They had found the Chooser of the Slain's narrow blade wrapped in linen, buried beneath an abandoned elf-house. In that dark room, the sword's hard silvery metal — longer than any of their bronze swords — had seemed lit by the moon. Women love the warrior-priest. A horse screamed behind them. Instead, armed men swarmed from the gullies between the rocks, hacking at the riders. Behind him, men cried out as they protected his escape. His horse twisted along the narrow paths between stones.
It stopped abruptly, avoiding a chasm. Blood stained his cloak. His horse stumbled sickeningly beneath him. Its leg snapped, caught between rocks. He rolled clear. The rocky ground slammed the sword into his back. His face passed over the edge of the chasm. Breathless, he recoiled from the drop. If they died returning to Parliament, did it matter that they had found the Sword? For the first time in six thousand years, the light of the sun fell on the silvery blade bringing fire to its length.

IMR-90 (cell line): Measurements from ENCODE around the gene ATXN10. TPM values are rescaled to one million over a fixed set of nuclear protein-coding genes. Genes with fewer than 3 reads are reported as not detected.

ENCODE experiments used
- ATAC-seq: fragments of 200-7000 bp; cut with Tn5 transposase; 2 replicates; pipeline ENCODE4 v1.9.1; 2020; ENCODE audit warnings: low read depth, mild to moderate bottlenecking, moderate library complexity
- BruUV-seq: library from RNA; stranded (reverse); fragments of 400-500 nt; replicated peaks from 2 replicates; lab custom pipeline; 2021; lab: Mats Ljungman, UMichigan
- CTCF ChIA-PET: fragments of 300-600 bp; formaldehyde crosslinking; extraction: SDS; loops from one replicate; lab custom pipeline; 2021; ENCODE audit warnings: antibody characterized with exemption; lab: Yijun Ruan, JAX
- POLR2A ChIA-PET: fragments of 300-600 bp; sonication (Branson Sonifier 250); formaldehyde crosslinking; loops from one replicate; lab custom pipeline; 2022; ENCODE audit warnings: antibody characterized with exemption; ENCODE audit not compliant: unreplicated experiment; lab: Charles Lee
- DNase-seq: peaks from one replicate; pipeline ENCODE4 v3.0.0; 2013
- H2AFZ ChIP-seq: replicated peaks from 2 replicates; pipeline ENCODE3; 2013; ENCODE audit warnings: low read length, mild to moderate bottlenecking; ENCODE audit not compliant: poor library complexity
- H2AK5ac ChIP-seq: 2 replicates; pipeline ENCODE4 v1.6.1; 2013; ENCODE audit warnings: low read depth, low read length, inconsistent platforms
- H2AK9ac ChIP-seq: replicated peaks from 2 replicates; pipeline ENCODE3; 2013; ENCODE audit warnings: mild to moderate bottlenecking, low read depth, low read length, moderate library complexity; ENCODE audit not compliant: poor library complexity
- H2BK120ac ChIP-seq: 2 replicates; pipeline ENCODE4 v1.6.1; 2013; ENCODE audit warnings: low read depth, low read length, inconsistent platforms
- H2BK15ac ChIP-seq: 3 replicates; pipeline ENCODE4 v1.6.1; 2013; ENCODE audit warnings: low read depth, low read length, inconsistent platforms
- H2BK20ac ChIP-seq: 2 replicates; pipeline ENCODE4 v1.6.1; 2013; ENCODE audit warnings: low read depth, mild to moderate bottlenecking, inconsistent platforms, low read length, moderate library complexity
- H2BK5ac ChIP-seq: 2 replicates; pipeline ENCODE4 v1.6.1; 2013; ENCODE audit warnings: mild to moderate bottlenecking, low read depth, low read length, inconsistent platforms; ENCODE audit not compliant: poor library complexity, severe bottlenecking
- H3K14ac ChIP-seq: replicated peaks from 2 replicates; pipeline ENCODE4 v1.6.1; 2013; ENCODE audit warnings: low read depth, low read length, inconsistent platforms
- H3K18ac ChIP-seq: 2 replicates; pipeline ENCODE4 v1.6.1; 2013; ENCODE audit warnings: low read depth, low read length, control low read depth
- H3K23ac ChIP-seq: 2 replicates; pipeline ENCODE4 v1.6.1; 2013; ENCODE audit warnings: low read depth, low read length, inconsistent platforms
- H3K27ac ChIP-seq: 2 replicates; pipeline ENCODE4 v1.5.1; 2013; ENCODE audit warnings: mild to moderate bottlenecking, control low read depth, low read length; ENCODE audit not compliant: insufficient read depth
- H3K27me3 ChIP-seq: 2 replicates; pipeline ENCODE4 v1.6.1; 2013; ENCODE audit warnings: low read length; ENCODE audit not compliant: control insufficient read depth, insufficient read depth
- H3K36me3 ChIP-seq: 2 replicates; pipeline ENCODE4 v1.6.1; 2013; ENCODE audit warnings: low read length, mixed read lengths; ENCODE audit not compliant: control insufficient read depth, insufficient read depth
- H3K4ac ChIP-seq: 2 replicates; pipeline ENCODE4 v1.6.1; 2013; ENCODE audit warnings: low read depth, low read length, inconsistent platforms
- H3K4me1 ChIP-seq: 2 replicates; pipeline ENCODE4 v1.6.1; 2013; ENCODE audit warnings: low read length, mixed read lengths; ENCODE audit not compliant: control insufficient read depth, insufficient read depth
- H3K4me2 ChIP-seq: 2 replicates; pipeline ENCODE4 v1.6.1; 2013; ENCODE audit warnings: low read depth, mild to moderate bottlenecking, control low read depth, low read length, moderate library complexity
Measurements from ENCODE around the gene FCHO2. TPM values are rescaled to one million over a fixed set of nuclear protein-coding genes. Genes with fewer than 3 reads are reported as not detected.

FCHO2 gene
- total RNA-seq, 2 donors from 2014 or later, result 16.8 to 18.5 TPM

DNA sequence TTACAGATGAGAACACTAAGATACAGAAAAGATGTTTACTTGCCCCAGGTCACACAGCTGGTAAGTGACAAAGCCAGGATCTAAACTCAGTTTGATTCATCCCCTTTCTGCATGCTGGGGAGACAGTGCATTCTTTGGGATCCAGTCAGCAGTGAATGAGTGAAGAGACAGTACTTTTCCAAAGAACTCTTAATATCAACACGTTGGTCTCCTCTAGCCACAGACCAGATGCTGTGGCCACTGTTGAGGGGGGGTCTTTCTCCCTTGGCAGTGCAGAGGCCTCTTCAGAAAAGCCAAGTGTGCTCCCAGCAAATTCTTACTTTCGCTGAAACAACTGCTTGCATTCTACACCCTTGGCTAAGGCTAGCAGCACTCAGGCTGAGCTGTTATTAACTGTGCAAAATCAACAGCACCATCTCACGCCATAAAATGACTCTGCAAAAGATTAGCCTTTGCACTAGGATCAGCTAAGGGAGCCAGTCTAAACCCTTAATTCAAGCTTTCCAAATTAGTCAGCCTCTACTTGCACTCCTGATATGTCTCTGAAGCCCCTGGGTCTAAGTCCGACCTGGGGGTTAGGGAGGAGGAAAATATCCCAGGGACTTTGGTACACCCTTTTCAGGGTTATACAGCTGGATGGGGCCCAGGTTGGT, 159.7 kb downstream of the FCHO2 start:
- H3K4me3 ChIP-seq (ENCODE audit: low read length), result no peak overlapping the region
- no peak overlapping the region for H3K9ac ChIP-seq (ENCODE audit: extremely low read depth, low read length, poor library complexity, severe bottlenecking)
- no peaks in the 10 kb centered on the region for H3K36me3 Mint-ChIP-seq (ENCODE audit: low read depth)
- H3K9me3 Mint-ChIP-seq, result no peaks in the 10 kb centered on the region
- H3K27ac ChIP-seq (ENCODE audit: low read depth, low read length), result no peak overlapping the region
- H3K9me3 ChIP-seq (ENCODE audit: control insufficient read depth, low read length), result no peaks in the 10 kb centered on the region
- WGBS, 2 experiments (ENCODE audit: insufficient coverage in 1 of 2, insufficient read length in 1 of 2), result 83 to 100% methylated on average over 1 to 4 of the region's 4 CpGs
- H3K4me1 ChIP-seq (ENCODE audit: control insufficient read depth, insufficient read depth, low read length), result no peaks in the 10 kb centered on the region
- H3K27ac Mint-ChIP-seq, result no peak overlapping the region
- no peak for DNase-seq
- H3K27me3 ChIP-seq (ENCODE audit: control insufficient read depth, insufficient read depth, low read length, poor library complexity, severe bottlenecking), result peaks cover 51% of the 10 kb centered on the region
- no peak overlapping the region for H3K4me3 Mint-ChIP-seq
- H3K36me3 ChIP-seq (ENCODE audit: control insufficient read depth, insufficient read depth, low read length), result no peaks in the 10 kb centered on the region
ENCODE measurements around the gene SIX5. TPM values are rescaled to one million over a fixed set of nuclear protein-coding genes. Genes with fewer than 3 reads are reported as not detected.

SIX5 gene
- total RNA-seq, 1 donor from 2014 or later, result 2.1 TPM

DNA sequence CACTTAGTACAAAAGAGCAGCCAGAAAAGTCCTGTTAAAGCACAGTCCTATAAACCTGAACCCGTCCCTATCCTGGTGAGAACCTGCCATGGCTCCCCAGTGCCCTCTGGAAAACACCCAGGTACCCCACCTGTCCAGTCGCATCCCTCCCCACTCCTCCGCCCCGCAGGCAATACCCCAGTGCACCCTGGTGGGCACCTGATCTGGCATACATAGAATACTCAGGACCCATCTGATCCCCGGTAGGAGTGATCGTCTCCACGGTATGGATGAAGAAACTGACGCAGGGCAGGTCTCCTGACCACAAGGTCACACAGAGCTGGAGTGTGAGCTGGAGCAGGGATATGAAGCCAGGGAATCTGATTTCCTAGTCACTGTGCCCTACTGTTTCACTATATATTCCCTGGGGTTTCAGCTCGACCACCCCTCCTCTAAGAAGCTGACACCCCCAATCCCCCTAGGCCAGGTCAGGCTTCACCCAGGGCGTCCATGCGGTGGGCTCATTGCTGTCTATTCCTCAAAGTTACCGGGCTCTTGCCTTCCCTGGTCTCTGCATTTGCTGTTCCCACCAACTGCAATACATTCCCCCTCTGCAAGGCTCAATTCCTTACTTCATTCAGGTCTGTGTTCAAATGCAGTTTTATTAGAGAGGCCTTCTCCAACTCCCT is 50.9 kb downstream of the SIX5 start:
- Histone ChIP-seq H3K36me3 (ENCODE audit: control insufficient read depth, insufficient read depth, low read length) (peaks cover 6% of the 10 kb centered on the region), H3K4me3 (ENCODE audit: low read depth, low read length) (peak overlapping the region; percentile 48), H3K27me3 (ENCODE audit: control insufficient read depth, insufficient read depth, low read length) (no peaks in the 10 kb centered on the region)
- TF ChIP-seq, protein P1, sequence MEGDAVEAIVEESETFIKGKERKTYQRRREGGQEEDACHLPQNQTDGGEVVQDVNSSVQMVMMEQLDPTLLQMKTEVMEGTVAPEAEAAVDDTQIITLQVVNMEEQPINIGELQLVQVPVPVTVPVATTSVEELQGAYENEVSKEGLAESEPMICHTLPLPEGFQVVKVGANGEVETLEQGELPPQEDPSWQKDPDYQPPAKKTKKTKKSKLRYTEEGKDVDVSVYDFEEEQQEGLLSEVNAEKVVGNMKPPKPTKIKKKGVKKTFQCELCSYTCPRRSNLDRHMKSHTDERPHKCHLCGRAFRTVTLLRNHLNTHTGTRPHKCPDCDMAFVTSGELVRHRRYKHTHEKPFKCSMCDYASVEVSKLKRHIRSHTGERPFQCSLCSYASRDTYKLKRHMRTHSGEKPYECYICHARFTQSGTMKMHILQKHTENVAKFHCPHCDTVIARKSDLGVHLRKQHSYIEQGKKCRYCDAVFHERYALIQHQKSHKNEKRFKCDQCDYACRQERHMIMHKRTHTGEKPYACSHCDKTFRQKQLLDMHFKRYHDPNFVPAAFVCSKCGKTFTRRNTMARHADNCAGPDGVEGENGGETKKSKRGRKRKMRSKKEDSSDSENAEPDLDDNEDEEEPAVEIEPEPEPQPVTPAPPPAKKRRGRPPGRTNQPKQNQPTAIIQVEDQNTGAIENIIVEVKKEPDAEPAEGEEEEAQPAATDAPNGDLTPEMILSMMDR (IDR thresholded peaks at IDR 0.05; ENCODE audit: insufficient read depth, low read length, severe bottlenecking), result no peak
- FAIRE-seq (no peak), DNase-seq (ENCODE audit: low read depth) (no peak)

It vibrated in his hands. Reiko hid from her children, blending into the shadows of the courtyard with more urgency than she felt in combat. To do less would insult them. Aya turned more slowly and studied the courtyard. Reiko smiled as her daughter sniffed the air, looking for tracks. Her son crashed through the bushes, kicking leaves with each footstep. As another branch cracked under Nawi's foot, Reiko stifled the urge to correct his appalling technique.
She would speak with his tutor about what the woman was teaching him. He was a boy, but that was no reason to neglect his education. Watching Aya find Reiko's initial footprints and track them away from where she hid, Reiko slid from her hiding place. She walked across the courtyard to the fountain. This was a rule with her children; to make up for the size difference, she could not run. She paced closer to the sparkling water, masking her sounds with its babble. From her right, Nawi shouted, "Have you found her? She put her tiny hands on her hips, staring at the ground. Reiko and her daughter were the same distance from the fountain, but on opposite sides.